Being a foreign woman in Afghanistan is a unique experience. It presents a unique learning curve, operating within the parameters of a country where women are not equals. As a member of the female gender, I fall underneath certain ‘rules’.
The most visual rule is the headscarf. Looking around Kabul you see women wearing a variety of styles and colors. Large scarfs thrown over the head and shoulders in simple black or bright patterns, tight white hijabs, thin scarfs tied under the chin, and the bluebird colored burqa. On the first day three things became painfully clear. First, I could say goodbye to my peripheral vision. Second, it is ALWAYS slipping, and it becomes an exercise in repetition, tugging the scarf as it tries to escape down the back of my head. Thirdly it does nothing to help me blend in. My height and blond hair sneaking out around my face ensure that I attract a crowd.
Since the Taliban were kicked out, women’s rights have come back to the forefront and women hold positions of power in politics, military, and business. There are many female parliamentary members, I know of at least one military commander, and of course the well respected governor of Bamiyan, Habiba Sorabi. At the same time, there are women still wearing burqa and riding at the back of the bus. There’s an extremely wide range of acceptance and equality. Women in Afghanistan are often segregated, in schools where boys and girls are taught together, boys are on one side of the room, girls on the other. Traditionally women do not shake men’s hands in greeting, instead they simply place their right hand on their heart.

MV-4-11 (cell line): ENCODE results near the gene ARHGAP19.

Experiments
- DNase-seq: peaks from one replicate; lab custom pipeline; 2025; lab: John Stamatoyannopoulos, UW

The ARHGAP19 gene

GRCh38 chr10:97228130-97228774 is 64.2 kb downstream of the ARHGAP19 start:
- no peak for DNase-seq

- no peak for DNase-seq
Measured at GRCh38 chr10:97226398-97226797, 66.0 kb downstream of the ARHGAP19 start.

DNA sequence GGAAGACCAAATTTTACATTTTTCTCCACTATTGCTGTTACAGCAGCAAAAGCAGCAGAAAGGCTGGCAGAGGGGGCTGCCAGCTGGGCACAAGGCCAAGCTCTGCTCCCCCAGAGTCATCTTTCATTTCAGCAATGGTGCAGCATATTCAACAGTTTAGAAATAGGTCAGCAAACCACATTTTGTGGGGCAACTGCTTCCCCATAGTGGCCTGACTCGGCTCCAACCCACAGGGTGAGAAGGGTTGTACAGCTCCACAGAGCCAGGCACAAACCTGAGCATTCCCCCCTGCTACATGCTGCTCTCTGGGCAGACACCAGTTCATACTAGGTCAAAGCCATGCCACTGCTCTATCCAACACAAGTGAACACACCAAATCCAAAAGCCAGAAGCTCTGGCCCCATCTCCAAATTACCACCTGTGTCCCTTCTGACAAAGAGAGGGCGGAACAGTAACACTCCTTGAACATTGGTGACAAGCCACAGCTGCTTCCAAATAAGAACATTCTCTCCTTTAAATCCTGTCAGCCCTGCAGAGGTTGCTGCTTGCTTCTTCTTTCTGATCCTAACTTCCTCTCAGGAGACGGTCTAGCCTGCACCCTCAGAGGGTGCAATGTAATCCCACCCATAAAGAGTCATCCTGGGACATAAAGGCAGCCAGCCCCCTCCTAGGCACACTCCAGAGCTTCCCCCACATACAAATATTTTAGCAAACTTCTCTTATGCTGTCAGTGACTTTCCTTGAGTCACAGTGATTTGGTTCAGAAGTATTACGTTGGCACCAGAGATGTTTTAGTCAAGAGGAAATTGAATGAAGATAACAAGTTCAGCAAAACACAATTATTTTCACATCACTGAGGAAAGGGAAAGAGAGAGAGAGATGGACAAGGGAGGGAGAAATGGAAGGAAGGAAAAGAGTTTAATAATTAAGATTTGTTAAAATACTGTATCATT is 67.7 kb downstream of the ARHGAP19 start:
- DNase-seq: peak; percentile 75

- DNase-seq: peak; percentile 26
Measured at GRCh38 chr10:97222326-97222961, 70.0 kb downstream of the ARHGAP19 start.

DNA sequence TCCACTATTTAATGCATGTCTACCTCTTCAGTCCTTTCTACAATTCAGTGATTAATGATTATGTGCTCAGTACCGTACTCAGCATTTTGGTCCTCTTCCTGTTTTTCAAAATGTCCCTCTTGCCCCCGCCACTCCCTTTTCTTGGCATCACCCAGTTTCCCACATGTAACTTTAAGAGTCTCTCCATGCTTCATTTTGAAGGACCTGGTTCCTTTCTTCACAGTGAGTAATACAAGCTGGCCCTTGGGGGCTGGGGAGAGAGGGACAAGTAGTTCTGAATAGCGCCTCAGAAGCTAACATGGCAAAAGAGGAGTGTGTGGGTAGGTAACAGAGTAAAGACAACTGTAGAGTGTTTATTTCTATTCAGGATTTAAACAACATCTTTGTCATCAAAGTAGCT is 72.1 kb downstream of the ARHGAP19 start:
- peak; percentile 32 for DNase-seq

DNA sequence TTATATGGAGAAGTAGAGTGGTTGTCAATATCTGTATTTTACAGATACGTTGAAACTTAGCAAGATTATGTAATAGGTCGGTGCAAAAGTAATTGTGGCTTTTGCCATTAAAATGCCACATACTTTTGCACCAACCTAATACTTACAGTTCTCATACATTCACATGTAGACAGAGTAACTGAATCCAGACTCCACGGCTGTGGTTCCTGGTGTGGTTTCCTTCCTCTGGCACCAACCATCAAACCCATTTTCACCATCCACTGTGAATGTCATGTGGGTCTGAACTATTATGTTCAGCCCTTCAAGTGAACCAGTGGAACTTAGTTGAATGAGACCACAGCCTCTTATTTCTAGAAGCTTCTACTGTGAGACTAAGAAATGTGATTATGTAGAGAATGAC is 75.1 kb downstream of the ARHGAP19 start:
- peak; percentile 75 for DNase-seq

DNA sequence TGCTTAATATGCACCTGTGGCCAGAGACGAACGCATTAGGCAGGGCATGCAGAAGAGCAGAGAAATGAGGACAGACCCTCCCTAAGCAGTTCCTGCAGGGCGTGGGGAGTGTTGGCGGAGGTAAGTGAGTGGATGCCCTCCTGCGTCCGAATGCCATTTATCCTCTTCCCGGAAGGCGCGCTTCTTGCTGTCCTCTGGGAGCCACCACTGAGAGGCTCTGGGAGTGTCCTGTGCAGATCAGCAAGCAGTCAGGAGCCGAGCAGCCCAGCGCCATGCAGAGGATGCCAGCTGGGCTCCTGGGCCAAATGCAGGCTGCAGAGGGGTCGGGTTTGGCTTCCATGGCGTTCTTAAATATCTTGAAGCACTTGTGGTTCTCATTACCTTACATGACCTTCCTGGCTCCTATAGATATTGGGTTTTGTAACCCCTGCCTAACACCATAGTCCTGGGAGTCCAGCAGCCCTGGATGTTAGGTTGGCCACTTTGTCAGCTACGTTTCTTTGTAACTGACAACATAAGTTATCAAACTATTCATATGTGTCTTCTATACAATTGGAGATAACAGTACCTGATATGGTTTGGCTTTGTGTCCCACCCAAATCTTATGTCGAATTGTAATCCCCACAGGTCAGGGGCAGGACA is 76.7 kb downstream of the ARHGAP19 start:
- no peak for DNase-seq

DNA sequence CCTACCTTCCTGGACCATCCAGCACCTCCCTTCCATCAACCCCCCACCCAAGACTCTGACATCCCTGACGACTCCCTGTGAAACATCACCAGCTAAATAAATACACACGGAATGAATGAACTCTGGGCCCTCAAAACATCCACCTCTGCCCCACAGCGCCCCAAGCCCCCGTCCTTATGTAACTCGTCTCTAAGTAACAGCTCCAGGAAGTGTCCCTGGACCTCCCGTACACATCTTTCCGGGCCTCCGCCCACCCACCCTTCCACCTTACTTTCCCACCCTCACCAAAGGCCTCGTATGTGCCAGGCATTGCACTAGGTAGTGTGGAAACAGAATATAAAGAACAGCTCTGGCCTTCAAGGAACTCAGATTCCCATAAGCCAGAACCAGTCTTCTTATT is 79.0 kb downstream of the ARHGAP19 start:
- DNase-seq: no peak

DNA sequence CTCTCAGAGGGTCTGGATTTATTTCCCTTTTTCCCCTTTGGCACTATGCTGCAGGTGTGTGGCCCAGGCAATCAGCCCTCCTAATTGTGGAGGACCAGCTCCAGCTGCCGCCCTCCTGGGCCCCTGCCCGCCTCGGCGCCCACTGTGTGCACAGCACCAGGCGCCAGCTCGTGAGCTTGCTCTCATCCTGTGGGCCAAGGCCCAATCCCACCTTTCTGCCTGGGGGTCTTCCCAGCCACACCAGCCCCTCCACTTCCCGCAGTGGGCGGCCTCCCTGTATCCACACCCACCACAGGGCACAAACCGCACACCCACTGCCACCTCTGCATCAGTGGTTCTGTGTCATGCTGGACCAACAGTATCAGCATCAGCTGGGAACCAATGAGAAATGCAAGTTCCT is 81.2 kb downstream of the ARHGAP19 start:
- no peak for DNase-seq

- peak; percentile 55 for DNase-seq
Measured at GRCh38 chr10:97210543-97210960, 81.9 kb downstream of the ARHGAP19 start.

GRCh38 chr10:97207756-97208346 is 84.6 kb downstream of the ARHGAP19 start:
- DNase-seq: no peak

I arrived knowing some of these female pre-conditions, only to find that I am treated much differently as a foreign female. Men shake my hand, eat and drink with me, and speak to me as an equal. As a female, I am able to go into female-only areas where men are not allowed, yet can also mingle with the men where Afghan women do not. I am a hybrid of sorts, a third gender. Neither male, nor ‘only’ female.
There is the occasion where a man won’t talk to me, or instead of offering his hand he places it grudgingly above his heart. But that occasion is rare. I am greeted and treated as an equal, particularly as the majority of men I’m meeting with are educated and proponents of women’s rights. Men are happy to show me around construction sites like the one in Murad Khane, or even talk politics with me. We may discuss the importance of girls education, and often they may be the men creating and running those projects. Yet these same men serve me tea from their kitchen and do not introduce me to their wife, unseen in the kitchen or another part of the house, as though invisible.
Its exciting to play on both sides of the fence, but frustrating to know the same rules don’t apply to my Afghan sisters.